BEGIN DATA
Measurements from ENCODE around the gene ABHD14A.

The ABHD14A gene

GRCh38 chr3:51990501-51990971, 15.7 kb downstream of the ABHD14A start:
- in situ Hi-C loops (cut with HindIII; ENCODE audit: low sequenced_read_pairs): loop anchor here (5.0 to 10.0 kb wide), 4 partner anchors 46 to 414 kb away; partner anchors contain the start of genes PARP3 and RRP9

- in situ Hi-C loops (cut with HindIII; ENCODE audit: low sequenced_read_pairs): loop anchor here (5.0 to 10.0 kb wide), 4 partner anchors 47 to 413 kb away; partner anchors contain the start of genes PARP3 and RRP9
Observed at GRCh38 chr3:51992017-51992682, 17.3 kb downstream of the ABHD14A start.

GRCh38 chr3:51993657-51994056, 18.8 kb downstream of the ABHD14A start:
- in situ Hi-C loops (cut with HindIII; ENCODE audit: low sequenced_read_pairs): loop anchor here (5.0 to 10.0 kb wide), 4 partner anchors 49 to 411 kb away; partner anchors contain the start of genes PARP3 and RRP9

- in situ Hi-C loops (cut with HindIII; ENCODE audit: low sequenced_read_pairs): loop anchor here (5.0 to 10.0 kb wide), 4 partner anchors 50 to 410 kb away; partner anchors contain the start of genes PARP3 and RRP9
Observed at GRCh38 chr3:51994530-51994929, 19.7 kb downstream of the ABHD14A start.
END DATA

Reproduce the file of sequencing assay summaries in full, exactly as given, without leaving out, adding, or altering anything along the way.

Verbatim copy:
Measurements from ENCODE around the gene ABHD14A.

The ABHD14A gene

GRCh38 chr3:51990501-51990971, 15.7 kb downstream of the ABHD14A start:
- in situ Hi-C loops (cut with HindIII; ENCODE audit: low sequenced_read_pairs): loop anchor here (5.0 to 10.0 kb wide), 4 partner anchors 46 to 414 kb away; partner anchors contain the start of genes PARP3 and RRP9

- in situ Hi-C loops (cut with HindIII; ENCODE audit: low sequenced_read_pairs): loop anchor here (5.0 to 10.0 kb wide), 4 partner anchors 47 to 413 kb away; partner anchors contain the start of genes PARP3 and RRP9
Observed at GRCh38 chr3:51992017-51992682, 17.3 kb downstream of the ABHD14A start.

GRCh38 chr3:51993657-51994056, 18.8 kb downstream of the ABHD14A start:
- in situ Hi-C loops (cut with HindIII; ENCODE audit: low sequenced_read_pairs): loop anchor here (5.0 to 10.0 kb wide), 4 partner anchors 49 to 411 kb away; partner anchors contain the start of genes PARP3 and RRP9

- in situ Hi-C loops (cut with HindIII; ENCODE audit: low sequenced_read_pairs): loop anchor here (5.0 to 10.0 kb wide), 4 partner anchors 50 to 410 kb away; partner anchors contain the start of genes PARP3 and RRP9
Observed at GRCh38 chr3:51994530-51994929, 19.7 kb downstream of the ABHD14A start.